SHILO BROOKS: Yeah, thank you for that. I think that's probably helpful for a lot of people. Somebody here has an interesting question about how this has changed you. This is Mike and Mike sort of assumes, you know, like all, not like all, like many academics, that you must have been certainly a liberal or a Democrat, that's what he says here, before this happens. And he says he apologizes if he's wrong about that, but he's curious, how has this experience changed things for you if at all on that score?

JOSHUA KATZ: Right. Well, so first of all, I would separate liberal and Democrat here. So I am a registered Democrat. I have always been a registered Democrat. I am still a registered Democrat. I have, so when I was young, I thought of myself as liberal. When I got to be somewhat older, I thought of myself as what is now quaintly called an old-fashioned liberal. That is to say, what used to be a liberal and now is no more. And these days, quite honestly, I don't know what I am politically, but in my heart, I am in fact a liberal. I mean, I used in my talk, the phrase lowercase c catholic and lowercase l liberal. I really do believe in knowing as much about as much and taking in as much about as much as possible. I'm interested in, well, we're at the Benson center. I'm interested in Western civilization, but I'm interested in things other than the west, and I'm interested in things other than civilization. I'm interested in high literature and low literature. I'm interested in major languages and minor languages. I'm interested in all sorts of subjects and that's what I would call liberal. Then there's political liberalism. And here, I think I'm gonna punch on the question because until very recently, I didn't really have to think about this. I mean, I would say that I was liberal because it didn't really occur to me that having a lowercase liberal worldview was no longer compatible with the current political ideology of liberalism, which as far as I can tell, effectively doesn't exist anymore, and has been replaced by progressivism. And I am not in the current. I mean, I would have said years ago, of course I'm interested in progress, but the one thing I can say, certainly from a political point of view, and everybody can tell this from everything that I'm saying, is that I'm not a progressive. So where does this put me on the political spectrum? God only knows. Has this summer made things harder for me to understand than before? Yes, of course.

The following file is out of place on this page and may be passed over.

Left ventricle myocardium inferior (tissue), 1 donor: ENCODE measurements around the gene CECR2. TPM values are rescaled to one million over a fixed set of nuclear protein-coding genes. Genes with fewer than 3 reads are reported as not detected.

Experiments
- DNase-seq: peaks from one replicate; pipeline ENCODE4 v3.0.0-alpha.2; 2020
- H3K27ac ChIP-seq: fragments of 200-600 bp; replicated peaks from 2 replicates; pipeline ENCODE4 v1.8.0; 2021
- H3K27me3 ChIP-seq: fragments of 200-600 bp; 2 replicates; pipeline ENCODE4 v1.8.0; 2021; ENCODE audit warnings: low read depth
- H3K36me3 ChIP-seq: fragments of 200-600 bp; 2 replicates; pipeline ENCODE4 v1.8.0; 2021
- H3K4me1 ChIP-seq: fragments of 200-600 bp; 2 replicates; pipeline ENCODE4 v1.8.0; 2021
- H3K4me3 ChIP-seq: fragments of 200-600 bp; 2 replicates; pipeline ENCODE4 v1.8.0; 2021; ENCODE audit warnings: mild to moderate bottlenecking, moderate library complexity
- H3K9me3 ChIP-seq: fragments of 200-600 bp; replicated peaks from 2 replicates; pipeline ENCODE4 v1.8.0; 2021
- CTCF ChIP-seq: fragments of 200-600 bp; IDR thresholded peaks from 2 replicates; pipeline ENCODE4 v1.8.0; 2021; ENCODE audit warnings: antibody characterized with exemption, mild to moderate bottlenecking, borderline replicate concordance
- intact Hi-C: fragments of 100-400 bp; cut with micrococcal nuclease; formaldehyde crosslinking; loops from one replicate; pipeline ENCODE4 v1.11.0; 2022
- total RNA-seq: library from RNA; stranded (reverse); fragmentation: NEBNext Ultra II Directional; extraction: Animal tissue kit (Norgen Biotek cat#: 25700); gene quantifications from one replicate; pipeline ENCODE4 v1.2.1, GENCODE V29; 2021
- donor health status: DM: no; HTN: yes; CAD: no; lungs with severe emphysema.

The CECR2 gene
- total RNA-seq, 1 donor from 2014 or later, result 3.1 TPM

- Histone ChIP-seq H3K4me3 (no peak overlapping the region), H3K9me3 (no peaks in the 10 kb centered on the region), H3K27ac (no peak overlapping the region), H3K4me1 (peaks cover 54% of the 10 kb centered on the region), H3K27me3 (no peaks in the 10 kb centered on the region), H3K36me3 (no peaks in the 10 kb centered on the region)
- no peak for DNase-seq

SHILO BROOKS: Yeah, so somebody here wants to hold your feet to the fire a little bit more on the language, given that you address the terrorist comment. They say later in that same paragraph where you use the phrase terrorist, you use the phrase "baying for blood" and the word evil, and they say, isn't this inaccurate in hyperbolic language? And how do you address that language?

JOSHUA KATZ: Right, so let me, I'm not sure which one to go with. First, let me start with evil. You know how I said in this talk that I am regularly being misquoted. There's been at least one opinion piece in The Daily Princetonian in which it was said that I called students evil. It's not just that they weren't students, but I did not call them evil. I used the word evil, but what I said was that the event was one of the most evil things I've ever seen. That's a very different thing from saying that someone is evil, which I did not say. That's to me a rather important point. Why did I say that this was one of the most evil things that I have ever, I didn't say seen actually I said witnessed. I said that because it's true. The word witness means that I saw it live. That's a different matter. Some people have said, well, you've seen all kinds of photographs or clips on TV or all kinds of things that are more evil than this. That is true. But from the point of view of watching something live, actually witnessing it, this was about as bad as it gets. So I don't consider that hyperbolic at all. As for baying for blood, I consider this to be a completely standard metaphor. It is used and has been used by many people for many occasions all the time. A few people have criticized me for it, but I honestly don't see why. I mean, if you don't like that metaphor, well that's okay, but it was hardly a peculiar use of it.